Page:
Yeah, I’m bitter too

Peter King momentarily indulges in a change of scenery by removing his nose from Brett Favre’s behind:

I think, at the end of the season, we will look back at one play as the most decisive and season-changing in all of pro football. And we will wonder: Why aren’t fumbles reviewable under the NFL replay system? Last week, with the Pack and Vikes tied at 31, Green Bay fumbled a kickoff in the final minute and there was a wild scramble for the ball. From the one FOX replay that showed anything, it appeared as though Vikings defensive back Derek Ross had his right arm covering the ball and holding it tight to his upper body before a pig-pile of players descended on him. “I just don’t understand it,” Ross said. “I had that ball cradled into me, and I had possession. There were people pulling and tugging at it, but it never left my possession. And when I stood up and showed the ball to the ref, all he said was, ‘Green Bay ball.’ I said, ‘How could you make that call! I got the ball!’ And he looks at me and says, ‘Green Bay ball.’ ” Problem was, the officials also saw Packers special-teamer Ben Steele with two hands on the ball. And director of officiating Mike Pereira told me that was the key. “If you’ve got more than one guy with possession, or more than one guy with two hands on the ball, the officials decided it’s an instance of co-possession, and the ball reverts to the team that had possession starting the play. In this case, that was Green Bay.” But why, I asked, couldn’t a fumble like this be reviewed, so that the ref would have a chance to see if one player — in this case, Ross — had possession of the ball before he got snowed under by bodies? “My experience is you could never be positive who had possession of the ball once the bodies start flying around,” Pereira said. Maybe. But maybe, in this rare instance, the ref would rule Ross had possession, or maybe would he rule it inconclusive. But at least the ref should have every possible aid in determining the outcome of the play that, in effect, determined that the Packers would be tied for first with the tiebreaker edge heading into the final seven weeks — instead of being two games behind with the tiebreaker disadvantage. “I am bitter,” said Ross. “Very bitter.” I don’t blame him.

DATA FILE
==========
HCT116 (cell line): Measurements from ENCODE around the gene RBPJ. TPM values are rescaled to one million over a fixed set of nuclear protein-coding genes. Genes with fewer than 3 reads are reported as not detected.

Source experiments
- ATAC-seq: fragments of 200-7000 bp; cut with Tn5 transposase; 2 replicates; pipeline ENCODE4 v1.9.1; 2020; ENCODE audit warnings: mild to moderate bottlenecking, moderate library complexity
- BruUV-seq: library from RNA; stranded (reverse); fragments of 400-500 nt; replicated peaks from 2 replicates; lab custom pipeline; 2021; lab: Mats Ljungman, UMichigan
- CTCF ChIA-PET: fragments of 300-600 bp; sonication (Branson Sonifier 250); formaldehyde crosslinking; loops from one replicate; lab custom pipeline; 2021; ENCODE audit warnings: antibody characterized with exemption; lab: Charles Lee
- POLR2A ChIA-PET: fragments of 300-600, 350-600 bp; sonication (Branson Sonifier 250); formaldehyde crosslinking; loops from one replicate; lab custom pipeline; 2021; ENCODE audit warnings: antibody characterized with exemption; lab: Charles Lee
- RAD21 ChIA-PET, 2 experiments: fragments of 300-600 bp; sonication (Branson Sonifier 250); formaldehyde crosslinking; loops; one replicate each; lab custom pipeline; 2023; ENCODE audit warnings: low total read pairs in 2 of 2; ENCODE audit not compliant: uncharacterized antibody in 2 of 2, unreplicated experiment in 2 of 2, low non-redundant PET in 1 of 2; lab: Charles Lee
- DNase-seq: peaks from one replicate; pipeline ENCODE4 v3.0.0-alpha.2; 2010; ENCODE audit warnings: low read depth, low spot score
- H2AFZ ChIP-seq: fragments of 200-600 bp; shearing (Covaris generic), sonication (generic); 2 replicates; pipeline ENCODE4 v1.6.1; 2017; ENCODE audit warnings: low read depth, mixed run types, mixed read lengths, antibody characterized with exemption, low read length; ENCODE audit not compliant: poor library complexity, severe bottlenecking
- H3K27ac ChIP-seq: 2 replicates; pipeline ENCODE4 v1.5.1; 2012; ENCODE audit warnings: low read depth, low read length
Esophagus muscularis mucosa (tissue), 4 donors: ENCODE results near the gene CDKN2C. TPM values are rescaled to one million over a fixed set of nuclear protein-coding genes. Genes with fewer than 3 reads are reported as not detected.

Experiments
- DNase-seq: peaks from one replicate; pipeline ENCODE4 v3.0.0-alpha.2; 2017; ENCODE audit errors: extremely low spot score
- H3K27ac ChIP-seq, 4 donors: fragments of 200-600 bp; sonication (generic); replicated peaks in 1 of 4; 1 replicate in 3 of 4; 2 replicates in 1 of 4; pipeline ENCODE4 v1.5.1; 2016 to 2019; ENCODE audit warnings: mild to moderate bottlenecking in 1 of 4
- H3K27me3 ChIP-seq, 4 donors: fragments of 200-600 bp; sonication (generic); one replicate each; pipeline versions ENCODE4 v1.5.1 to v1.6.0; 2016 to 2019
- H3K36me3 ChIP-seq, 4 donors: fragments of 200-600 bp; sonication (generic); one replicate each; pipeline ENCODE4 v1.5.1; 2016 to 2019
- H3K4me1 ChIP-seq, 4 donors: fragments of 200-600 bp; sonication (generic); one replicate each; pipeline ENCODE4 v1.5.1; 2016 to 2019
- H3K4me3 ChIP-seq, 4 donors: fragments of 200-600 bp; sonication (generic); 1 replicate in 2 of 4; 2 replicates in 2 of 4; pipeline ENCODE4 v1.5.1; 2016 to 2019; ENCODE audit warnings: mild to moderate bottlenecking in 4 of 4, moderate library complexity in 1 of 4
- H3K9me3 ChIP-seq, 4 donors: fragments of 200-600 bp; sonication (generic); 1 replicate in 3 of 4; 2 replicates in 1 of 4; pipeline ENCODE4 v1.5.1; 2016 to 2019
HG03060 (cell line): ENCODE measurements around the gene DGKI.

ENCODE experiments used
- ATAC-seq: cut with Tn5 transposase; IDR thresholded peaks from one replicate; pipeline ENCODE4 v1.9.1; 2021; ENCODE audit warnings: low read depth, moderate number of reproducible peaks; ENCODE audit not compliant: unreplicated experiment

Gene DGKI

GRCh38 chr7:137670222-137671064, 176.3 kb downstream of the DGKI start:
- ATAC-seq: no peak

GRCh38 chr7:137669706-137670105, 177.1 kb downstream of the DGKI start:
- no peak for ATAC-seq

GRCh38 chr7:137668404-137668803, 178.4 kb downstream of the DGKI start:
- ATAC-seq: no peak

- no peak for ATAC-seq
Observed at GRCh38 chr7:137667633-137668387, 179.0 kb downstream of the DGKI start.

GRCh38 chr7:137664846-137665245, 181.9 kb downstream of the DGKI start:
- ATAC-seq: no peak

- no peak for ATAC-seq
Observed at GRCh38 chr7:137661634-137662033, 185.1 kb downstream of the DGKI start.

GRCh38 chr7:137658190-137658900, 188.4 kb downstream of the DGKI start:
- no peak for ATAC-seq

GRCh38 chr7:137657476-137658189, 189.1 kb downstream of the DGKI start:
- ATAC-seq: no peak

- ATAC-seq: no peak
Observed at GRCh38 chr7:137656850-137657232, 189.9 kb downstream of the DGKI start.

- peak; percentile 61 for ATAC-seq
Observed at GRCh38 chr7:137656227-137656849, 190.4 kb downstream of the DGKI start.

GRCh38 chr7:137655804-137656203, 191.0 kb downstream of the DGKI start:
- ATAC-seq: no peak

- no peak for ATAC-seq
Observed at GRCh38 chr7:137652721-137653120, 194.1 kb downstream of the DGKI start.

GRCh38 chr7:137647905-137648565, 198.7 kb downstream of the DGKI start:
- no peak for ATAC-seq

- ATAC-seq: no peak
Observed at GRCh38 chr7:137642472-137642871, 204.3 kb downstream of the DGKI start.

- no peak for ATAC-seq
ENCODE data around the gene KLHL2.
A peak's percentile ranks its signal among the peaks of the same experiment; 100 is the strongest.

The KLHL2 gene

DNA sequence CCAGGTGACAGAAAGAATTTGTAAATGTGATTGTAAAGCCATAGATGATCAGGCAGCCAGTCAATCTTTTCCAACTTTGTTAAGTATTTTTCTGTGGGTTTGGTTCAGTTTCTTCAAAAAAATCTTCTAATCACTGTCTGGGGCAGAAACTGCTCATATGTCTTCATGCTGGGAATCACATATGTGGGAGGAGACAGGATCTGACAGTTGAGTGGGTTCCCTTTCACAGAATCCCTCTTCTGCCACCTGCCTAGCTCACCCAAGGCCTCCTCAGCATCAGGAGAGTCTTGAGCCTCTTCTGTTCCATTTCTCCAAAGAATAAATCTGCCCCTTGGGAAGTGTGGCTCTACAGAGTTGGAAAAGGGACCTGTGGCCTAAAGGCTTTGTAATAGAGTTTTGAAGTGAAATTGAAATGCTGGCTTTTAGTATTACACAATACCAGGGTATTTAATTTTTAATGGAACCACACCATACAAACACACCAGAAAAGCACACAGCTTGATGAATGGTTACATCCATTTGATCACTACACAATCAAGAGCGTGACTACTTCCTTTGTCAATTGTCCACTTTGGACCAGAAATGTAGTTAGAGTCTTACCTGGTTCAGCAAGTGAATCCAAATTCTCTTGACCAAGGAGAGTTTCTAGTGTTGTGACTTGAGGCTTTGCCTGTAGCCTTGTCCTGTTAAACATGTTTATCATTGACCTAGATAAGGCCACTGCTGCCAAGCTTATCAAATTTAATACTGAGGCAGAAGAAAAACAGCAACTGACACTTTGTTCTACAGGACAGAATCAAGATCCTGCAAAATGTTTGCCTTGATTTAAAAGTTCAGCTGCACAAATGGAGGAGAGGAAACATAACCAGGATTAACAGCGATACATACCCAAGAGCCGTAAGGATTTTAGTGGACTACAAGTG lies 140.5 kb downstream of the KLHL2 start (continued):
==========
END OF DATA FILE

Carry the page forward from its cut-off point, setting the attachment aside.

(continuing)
No NFL team has been as reliably and consistently screwed by the league and its striped minions as the Vikings. You may think I’m just whining, but you weren’t there listening to Matt Millen (in his broadcast days) constantly going off on the Vikings for an entire game WHILE THEY WERE POUNDING ON THE PACK at Lambeau. I thought the White Buffalo was going to physically assault his TV for a while there. WB, Big Chilly and I all hate the Lions now because Millen is their GM. Oh, it’s been a glorious four years, hasn’t it, boys?

Yesterday was just another mind-bogglingly terrible anti-Vikings call to add to the collection. Harrington is in the shotgun and JUST BEGINS TO TURN towards the referee when the ball is snapped. The ball flies past him but the evil striped league servitor blows the whistle even though Harrington had definitely NOT called a time-out. He didn’t make the T or even face the ref until after the ball was past him – it wasn’t even CLOSE!

I’m still convinced that Atlanta was allowed four time-outs in the 1998 NFC championship game. I don’t know what the Vikings ever did that makes the league hate them so, nor do I know where they find these Vikings-hating refs, but it makes me proud to recall that my mother returned from the infamous 1975 Hail May game with an empty purse and without the usual game program. I’ve been a referee in a difficult game or two myself, and I still say that if you’re going to hand a playoff game to the visiting team by allowing them to blatantly break the rules, you deserve to get pelted with everything the fans can lay their hands on.